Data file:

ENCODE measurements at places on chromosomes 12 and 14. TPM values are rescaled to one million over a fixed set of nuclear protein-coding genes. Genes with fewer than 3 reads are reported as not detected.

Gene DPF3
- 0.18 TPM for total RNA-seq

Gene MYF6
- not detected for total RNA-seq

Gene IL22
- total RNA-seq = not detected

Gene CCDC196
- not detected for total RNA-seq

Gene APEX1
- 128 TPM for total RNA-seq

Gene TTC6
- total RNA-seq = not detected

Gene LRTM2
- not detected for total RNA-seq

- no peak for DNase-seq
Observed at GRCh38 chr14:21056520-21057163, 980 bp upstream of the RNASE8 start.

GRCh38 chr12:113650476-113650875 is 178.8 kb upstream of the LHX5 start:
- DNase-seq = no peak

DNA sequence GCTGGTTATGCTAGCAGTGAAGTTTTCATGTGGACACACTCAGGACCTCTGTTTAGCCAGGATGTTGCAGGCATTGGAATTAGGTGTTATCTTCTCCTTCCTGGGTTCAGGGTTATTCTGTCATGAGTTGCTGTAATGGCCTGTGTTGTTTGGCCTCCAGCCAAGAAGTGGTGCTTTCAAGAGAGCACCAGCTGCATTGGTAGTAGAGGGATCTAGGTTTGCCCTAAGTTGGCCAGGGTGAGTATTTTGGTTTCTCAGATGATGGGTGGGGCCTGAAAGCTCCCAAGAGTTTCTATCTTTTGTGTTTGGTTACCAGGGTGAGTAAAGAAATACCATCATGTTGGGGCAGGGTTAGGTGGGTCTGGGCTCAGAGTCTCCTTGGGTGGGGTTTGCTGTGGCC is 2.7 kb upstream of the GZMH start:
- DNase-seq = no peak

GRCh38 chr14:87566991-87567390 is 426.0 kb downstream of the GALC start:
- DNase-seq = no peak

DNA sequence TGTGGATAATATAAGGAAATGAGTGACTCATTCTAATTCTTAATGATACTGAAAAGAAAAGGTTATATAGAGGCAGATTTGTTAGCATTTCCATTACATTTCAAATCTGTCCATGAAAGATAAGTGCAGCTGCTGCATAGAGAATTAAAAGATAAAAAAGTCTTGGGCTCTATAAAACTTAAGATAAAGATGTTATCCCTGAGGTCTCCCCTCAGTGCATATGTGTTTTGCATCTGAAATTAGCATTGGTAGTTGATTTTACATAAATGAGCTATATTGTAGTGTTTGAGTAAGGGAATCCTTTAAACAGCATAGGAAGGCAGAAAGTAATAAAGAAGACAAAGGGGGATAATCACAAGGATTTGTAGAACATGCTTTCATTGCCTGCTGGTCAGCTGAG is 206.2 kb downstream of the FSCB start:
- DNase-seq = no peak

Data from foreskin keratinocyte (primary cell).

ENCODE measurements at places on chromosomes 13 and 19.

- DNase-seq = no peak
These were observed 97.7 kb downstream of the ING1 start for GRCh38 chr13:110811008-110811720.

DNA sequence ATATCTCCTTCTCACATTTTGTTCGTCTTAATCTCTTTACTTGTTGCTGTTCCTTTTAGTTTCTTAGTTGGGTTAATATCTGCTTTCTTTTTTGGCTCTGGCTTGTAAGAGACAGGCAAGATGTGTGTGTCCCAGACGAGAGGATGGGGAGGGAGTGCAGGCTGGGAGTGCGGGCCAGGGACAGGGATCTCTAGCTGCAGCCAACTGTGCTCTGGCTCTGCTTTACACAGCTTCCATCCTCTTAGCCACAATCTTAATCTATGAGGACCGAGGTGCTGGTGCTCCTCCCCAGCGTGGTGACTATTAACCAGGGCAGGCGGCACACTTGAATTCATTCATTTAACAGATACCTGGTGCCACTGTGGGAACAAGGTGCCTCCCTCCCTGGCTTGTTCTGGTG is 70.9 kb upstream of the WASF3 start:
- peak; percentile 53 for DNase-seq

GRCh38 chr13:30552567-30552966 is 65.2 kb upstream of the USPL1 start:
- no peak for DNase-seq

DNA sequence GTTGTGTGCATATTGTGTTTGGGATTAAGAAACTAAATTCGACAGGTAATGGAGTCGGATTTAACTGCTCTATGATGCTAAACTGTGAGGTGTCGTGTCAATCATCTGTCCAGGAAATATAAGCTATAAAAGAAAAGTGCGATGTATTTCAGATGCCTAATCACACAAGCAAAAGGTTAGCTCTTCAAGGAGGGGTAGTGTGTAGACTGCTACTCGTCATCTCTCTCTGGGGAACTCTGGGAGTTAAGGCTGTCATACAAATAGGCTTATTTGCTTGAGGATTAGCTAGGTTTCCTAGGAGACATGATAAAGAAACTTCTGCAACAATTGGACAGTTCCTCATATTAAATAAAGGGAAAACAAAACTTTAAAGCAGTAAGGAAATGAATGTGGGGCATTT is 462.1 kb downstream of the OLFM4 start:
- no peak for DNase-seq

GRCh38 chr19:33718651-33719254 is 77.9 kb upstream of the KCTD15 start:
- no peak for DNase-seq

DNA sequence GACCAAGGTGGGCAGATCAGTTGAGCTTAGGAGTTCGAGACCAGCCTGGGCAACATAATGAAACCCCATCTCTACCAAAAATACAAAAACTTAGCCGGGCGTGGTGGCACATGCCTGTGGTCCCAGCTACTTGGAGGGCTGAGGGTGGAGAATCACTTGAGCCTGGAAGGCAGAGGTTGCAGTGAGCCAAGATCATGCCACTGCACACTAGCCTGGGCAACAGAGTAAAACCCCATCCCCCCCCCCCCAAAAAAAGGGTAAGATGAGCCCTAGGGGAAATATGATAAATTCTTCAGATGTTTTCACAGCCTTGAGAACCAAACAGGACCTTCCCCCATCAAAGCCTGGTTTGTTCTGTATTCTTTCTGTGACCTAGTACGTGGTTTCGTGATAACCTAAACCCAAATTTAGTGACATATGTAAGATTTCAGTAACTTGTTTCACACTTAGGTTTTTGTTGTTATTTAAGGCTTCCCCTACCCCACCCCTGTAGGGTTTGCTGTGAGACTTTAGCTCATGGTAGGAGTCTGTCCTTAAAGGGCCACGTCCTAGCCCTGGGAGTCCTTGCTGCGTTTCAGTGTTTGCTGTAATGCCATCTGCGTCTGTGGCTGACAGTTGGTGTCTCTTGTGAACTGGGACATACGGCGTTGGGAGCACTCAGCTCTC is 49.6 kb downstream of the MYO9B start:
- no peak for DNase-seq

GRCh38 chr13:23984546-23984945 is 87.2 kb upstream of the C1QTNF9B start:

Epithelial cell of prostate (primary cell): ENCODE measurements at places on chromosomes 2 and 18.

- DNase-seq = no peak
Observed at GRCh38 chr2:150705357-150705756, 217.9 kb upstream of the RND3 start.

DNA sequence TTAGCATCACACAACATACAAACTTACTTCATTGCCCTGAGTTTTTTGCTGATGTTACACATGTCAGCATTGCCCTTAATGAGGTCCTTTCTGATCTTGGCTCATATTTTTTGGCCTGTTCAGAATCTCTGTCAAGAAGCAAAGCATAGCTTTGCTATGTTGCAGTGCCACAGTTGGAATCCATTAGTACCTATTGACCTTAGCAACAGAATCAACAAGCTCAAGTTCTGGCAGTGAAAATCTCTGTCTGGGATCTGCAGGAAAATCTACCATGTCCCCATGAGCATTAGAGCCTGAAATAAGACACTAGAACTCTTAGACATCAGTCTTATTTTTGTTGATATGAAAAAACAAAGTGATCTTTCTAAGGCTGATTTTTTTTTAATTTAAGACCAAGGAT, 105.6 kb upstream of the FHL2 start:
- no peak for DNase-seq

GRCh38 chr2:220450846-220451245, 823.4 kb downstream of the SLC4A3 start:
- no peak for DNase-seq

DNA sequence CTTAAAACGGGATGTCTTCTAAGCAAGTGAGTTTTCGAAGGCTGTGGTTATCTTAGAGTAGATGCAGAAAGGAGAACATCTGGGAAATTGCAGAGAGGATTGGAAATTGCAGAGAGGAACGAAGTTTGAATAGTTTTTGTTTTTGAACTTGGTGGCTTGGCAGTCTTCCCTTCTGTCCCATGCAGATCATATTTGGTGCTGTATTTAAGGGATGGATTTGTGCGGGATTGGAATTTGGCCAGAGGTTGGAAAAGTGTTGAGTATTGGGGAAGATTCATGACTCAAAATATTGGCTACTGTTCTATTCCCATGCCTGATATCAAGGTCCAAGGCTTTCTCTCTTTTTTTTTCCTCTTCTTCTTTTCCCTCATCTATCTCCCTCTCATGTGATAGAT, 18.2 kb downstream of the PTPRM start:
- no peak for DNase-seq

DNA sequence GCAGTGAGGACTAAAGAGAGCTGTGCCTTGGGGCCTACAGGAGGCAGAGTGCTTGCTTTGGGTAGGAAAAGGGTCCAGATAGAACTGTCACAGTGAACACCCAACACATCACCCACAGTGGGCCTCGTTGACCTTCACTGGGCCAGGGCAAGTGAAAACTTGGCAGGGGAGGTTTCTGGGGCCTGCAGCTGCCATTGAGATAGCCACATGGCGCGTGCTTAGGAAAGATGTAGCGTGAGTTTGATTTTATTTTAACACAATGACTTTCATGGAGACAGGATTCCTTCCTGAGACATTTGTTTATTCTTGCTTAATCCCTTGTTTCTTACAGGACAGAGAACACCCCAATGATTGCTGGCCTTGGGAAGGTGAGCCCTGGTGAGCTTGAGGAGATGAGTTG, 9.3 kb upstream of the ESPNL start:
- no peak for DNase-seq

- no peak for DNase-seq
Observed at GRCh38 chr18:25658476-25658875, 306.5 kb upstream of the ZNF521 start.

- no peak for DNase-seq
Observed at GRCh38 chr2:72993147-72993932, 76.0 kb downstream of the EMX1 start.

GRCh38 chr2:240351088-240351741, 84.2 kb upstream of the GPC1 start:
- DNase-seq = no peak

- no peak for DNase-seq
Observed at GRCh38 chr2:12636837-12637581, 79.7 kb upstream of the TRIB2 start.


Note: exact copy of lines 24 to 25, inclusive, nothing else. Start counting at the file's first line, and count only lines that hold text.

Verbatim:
DNA sequence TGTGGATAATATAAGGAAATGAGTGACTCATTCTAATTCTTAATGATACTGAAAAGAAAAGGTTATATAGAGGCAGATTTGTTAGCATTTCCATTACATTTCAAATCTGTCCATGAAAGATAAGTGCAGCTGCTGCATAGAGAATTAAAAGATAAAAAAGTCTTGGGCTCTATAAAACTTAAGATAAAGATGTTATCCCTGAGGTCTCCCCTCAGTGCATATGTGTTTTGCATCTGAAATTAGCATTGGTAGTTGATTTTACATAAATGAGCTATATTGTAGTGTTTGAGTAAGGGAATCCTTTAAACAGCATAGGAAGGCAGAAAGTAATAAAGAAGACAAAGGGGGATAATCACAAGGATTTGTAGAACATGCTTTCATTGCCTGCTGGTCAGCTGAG is 206.2 kb downstream of the FSCB start:
- DNase-seq = no peak